He has since become a prominent voice on matters concerning his former homeland and the growing concern that Seoul may not be able to count on the U.S. nuclear deterrent in a future conflict.

“Extended deterrence” — the favored term here for the doctrine of relying on the Americans — “is not enough to prevent nuclear warfare on the Korean peninsula,” Mr. Thae flatly said.

That flew in the face of assurances delivered by visiting U.S. Defense Secretary Lloyd Austin in Seoul earlier this week.

Despite U.S. and U.N. demands for denuclearization on the divided peninsula, analysts have said for years that the Kim regime will never abandon its so-called “sacred sword.”

However deep the U.S. commitment may be to that dwindling hope of ending the North Korean nuclear programs, Mr. Thae said he believed Washington could be persuaded to accept the majority South Korean view.

“People like me keep arguing that South Korea should have its own nuke capabilities under agreement with the U.S.,” Mr. Thae said. “People say the U.S. will not agree with South Korea’s nuclear armament, … [but] the security structure in Northeast Asia is very unbalanced.”

The China-North Korea-Russia bloc comprises three nuclear-armed states, but the Japan-South Korea-United States alliance relies entirely on American nuclear capability, he said.

Moreover, he argued, if Beijing invaded Taiwan, and Washington sprang to Taipei’s defense, the Pentagon might lack capabilities to defend Seoul if Pyongyang seized the moment to invade.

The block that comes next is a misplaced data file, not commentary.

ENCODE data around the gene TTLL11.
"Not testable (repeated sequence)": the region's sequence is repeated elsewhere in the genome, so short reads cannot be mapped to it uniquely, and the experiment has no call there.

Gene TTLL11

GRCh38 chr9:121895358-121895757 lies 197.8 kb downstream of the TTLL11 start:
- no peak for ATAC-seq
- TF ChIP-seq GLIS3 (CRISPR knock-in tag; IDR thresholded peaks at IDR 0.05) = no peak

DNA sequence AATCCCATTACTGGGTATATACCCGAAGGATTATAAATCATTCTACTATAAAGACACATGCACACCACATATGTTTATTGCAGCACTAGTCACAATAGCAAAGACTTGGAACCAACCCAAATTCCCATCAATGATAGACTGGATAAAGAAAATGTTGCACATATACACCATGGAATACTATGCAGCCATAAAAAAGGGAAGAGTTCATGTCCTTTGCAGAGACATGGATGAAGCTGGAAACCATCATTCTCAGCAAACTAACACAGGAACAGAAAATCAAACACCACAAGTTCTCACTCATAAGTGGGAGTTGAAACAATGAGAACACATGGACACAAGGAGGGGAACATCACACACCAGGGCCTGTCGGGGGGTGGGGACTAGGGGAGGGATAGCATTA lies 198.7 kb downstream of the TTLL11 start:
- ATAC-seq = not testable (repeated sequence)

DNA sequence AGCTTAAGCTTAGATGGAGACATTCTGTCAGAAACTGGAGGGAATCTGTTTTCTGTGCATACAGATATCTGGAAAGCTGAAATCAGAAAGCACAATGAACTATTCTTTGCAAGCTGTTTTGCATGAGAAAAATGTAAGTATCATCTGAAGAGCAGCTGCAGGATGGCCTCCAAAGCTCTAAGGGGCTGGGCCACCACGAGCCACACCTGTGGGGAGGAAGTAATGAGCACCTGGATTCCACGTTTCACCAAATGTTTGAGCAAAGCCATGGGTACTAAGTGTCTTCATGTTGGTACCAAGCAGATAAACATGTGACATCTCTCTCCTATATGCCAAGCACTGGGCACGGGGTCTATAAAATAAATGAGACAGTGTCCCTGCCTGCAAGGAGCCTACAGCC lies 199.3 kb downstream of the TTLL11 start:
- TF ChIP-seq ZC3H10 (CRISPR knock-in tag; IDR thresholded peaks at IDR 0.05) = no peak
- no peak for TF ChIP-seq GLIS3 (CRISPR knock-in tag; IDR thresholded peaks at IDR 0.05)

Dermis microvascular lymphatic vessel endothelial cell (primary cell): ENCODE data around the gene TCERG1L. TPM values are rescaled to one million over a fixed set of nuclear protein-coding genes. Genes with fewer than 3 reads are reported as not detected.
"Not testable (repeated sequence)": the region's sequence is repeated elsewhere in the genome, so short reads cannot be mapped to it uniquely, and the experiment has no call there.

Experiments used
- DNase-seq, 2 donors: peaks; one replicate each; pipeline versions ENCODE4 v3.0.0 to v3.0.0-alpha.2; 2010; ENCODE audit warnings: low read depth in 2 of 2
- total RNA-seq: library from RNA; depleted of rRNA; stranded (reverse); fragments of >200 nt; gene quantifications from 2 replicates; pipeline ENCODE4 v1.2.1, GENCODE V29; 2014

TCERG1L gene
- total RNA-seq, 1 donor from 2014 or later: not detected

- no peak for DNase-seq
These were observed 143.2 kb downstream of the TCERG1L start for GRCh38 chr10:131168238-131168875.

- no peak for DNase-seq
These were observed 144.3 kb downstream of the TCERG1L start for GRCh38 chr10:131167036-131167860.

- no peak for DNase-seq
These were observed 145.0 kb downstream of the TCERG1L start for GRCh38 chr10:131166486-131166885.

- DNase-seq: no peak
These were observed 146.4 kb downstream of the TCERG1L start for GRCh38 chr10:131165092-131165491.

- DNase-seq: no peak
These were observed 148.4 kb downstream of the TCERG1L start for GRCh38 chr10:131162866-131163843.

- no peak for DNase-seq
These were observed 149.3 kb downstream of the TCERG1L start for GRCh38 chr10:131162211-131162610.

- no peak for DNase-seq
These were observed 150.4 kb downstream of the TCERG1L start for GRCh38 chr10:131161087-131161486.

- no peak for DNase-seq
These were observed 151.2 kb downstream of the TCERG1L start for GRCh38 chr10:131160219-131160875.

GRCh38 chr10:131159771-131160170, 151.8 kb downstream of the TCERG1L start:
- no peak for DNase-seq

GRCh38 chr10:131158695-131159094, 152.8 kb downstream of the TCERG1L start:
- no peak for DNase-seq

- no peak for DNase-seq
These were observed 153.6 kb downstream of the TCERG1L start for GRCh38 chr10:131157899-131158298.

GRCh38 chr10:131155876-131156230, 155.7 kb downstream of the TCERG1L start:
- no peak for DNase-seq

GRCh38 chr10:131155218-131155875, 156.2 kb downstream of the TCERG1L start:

“I believe in a strategic perspective,” Mr. Thae insisted. “If the U.S. is to have the capability to wage two wars at the same time, it will … agree for Japan or South Korea to strengthen their power with nuclear armaments.”

He noted that the U.S. wrote Japan’s pacifist constitution after World War II, but in recent years has given Tokyo increased leeway and encouragement to beef up its military forces.

The Biden administration has agreed to provide Tokyo with Tomahawk cruise missiles — currently operated only by the U.S. and the UK — for a so-called “counter-strike” capability. Though the missiles will not mount nuclear warheads, Mr. Thae said it was doubtful Washington would have permitted Japan to own such assets as recently as a decade ago.

“That signals a change in the security landscape,” he said. “The influence of Russia and China in our region is intensifying, the U.S. alone would have difficulty confronting intensifying forces in the region, so the U.S. agreed for Japan to have these kind of capabilities.”